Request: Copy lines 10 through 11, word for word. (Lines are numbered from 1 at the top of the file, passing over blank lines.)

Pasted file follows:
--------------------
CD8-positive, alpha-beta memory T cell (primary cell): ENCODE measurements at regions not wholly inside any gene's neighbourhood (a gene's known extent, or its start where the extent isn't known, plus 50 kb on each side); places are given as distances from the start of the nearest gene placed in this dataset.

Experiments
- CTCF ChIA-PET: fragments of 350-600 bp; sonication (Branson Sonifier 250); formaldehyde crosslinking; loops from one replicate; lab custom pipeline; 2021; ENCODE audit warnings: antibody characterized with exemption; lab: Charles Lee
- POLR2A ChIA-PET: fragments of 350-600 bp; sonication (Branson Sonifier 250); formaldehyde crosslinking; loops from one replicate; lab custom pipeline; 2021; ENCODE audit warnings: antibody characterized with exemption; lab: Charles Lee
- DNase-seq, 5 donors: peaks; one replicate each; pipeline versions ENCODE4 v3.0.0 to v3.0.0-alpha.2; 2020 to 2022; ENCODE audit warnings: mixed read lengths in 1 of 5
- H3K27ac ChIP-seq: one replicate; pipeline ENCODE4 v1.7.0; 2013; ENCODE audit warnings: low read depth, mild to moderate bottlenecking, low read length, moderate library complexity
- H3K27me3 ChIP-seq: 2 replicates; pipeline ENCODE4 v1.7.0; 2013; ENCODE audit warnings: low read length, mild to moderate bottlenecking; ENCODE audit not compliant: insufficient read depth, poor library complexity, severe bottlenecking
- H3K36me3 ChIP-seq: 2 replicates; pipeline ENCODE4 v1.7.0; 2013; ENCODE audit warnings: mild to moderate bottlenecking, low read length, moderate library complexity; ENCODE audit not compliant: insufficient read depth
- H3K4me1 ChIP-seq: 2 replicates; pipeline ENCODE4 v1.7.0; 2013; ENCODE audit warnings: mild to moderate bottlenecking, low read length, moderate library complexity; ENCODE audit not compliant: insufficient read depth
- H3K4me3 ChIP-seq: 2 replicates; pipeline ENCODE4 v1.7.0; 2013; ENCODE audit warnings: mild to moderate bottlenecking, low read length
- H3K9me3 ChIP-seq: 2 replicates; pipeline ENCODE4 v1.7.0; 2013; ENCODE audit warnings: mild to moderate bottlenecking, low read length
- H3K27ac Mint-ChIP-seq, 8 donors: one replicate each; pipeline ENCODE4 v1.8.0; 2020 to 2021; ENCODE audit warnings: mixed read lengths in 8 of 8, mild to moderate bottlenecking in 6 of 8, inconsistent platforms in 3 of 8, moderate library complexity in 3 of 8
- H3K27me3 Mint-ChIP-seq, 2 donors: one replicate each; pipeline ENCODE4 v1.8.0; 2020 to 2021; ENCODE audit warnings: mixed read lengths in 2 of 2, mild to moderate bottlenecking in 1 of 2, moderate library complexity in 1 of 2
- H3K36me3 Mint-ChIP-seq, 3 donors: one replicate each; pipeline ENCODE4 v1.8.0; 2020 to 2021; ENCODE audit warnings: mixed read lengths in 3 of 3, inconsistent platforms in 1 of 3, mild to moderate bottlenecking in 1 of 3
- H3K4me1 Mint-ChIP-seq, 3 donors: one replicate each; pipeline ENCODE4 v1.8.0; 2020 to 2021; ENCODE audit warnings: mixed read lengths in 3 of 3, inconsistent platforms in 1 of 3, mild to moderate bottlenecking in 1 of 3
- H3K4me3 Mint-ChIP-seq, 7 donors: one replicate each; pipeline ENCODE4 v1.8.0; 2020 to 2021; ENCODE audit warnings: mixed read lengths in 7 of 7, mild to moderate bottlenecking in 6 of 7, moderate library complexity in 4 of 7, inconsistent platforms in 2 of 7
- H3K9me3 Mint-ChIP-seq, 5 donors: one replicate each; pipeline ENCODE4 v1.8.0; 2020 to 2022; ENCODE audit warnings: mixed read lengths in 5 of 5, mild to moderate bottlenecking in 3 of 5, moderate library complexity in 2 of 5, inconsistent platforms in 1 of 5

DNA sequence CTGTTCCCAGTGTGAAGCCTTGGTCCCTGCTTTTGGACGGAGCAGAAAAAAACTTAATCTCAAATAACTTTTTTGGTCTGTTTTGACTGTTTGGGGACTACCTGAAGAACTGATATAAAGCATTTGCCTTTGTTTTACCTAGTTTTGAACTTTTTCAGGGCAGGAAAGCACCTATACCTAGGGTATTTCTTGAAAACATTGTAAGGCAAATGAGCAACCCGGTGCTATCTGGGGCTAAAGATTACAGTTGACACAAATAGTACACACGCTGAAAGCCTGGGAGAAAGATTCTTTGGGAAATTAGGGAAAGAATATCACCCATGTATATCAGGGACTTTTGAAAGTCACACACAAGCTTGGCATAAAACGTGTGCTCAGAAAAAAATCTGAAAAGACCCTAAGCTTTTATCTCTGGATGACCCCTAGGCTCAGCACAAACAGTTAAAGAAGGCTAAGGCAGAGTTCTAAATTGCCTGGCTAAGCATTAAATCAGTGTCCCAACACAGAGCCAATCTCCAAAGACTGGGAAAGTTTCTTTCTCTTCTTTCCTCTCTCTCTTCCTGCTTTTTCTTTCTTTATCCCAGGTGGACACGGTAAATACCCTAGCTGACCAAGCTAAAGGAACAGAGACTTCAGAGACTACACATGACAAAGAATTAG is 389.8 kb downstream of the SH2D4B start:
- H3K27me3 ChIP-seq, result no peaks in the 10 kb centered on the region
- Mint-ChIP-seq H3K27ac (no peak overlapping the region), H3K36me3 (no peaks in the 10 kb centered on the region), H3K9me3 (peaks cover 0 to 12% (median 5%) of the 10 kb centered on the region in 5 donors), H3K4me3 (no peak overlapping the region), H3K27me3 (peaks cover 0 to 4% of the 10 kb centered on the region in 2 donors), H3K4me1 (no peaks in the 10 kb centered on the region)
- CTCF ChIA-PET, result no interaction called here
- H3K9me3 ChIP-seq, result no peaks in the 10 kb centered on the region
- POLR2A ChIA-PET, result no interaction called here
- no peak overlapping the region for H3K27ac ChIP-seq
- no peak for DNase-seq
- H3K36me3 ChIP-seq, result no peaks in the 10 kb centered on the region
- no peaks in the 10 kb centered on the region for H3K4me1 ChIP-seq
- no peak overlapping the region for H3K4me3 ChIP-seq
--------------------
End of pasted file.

- H3K4me3 ChIP-seq: 2 replicates; pipeline ENCODE4 v1.7.0; 2013; ENCODE audit warnings: mild to moderate bottlenecking, low read length
- H3K9me3 ChIP-seq: 2 replicates; pipeline ENCODE4 v1.7.0; 2013; ENCODE audit warnings: mild to moderate bottlenecking, low read length